Landslide deaths much higher than previously thoughtPublished by MAC on 2012-08-21
Source: PlanetArk (2012-08-16)
Landslides not only cause the deaths of mineworkers: see our recent posting: China: Landslide hits iron ore mine in Xinyuan
They are also triggered by mineral extraction itself.
According to a study, published last week in Geology journal, landslides (excluding those caused by earthquakes) killed more than 32,000 people across the world between 2004 and 2010 - up to 10 times more than previously estimated.
In fact, according to the authors of the study, it is likely the total number has now reached 40,000.
The study identifies the "global hotspots" for landslides as:
- Along the southern edge of the Himalayan Arc
- Along the coast of southwest India and in Sri Lanka
- Along the southern and eastern coastal regions of China, extending inland ~100 km
- In central China, most notably in the mountains surrounding the Sichuan Basin
- In the mountain chains along the western edge of the Philippine Sea plate
- In the central Caribbean islands
- In a chain that follows the mountains of Central America and South America from Mexico in the north to northern Chile in the south
- In Indonesia, most notably in and around the island of Java
China heads the sorry list of fatalities, having suffered 6,860 during the study period; followed by the Phillipines (with 4,583); India (2,415); and Indonesia (2,078).
Deplorably, even since the study was published, at least 60 artisanal gold mineworkers are reported having died after a landslide at a mine in DR Congo; See: DR Congo mine collapse kills at least 60
Landslide deaths much higher than thought: study
16 August 2012
Landslides killed more than 32,000 people across the world from 2004 to 2010 - up to 10 times more than previously thought, the first detailed study of the disasters showed on Thursday.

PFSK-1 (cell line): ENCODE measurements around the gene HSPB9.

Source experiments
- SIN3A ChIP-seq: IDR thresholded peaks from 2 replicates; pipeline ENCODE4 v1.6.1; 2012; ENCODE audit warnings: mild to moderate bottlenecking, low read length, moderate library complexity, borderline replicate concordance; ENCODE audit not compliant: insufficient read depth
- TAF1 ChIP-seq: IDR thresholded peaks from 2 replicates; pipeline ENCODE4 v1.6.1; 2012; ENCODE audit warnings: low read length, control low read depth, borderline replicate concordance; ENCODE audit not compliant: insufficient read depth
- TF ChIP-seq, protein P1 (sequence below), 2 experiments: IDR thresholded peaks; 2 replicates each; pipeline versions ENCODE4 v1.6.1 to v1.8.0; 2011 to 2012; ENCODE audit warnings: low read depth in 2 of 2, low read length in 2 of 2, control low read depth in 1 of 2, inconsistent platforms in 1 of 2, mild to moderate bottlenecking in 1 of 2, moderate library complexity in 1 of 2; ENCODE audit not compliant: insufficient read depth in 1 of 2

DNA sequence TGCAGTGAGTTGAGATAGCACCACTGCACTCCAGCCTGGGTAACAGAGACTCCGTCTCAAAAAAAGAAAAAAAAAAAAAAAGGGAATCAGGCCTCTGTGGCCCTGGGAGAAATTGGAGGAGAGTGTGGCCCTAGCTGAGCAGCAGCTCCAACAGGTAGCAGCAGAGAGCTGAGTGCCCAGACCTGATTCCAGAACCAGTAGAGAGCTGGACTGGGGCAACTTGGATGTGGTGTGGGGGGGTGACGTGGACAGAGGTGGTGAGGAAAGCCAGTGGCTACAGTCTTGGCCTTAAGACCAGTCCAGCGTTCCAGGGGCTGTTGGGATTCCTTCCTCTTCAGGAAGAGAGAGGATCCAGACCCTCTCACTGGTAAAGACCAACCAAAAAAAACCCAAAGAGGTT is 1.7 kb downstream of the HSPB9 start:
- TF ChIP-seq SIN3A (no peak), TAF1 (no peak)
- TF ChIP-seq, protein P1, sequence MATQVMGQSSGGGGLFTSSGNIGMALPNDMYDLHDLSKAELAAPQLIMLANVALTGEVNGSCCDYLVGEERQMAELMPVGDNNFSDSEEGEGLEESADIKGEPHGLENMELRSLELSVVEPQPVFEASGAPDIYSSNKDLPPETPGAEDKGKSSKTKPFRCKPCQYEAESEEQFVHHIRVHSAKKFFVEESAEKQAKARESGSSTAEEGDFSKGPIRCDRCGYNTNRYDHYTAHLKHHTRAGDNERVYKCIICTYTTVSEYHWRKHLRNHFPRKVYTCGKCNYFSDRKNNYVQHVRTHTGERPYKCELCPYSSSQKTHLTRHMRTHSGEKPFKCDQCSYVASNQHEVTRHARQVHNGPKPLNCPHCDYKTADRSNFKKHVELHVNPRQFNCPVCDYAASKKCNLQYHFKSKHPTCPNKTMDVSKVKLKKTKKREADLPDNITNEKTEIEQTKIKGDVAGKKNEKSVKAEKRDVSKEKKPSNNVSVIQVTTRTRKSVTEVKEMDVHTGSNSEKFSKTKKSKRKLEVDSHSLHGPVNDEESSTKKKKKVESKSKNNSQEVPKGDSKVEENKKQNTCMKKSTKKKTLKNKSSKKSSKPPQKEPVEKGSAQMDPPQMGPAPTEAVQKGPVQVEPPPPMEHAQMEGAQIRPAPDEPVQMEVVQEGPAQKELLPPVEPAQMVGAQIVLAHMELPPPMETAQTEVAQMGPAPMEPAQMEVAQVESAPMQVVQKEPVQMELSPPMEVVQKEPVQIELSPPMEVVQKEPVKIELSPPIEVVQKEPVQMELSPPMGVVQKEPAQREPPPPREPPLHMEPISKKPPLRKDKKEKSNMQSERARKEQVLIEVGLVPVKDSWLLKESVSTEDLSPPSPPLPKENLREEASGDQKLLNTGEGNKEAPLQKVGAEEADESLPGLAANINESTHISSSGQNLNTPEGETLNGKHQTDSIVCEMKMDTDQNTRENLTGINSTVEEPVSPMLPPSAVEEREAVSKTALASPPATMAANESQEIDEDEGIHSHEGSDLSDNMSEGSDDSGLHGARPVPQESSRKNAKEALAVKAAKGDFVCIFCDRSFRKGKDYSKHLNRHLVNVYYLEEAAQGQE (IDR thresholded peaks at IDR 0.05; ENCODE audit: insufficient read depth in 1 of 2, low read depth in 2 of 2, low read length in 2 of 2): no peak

|Data map of fatalities from landslides 2004-2010.
Source: University of Durham
The new data on the scale of the problem should force governments to rethink how they dealt with the slides which have left a trail of destruction from China to Central and South America, researchers said.
"Landslides are a global hazard requiring a major change in perception and policy," said David Petley, lead researcher on the study at Britain's University of Durham.
"There are things that we can do to manage and mitigate landslide risks such as controlling land use, proactive forest management and guiding development away from vulnerable areas."
Information, collected in a database in Durham and published in the journal Geology on Thursday, showed 32,322 people died in 2,620 landslides across the world from 2004 to 2010.
Previous estimates ranged from 3,000 to 7,000 deaths over the same period, said the researchers.
The sharp difference in the estimates was probably due to the introduction of better data collection methods, they added.
Last month, floods and landslides killed more than 100 people in southern Russia after two month's average rainfall fell in a few hours.
In June, about 30 people died and more than 100 went missing after a landslide in eastern Uganda.
Landslides are mass movements of rock, debris and soil, often caused by earthquakes, heavy rainfall and human activity such as timber harvesting or mining.
The Durham Fatal Landslide Database identified hotspots - among them the south-west coast of India, Sri Lanka, the southern and eastern coasts of China, the central Caribbean islands, Indonesia and mountains from Mexico to Chile.
The most fatal landslides were recorded in May to October and the most common trigger was monsoon rains, the study showed.
The Durham researchers said there was a good chance they had actually underestimated the number of landslide deaths because they had had to leave out a number of fatalities recorded following earthquakes.
It was often unclear whether people had been killed by a landslide or other after effects of a quake, they added.
Scientists have said landslides could become more common, because of rising populations, more intense rainfall and the clearing of forests.
Climate change increased the odds for the kind of extreme weather sometimes linked to landslides and other disasters, a report said last month.
(Editing by Andrew Heavens)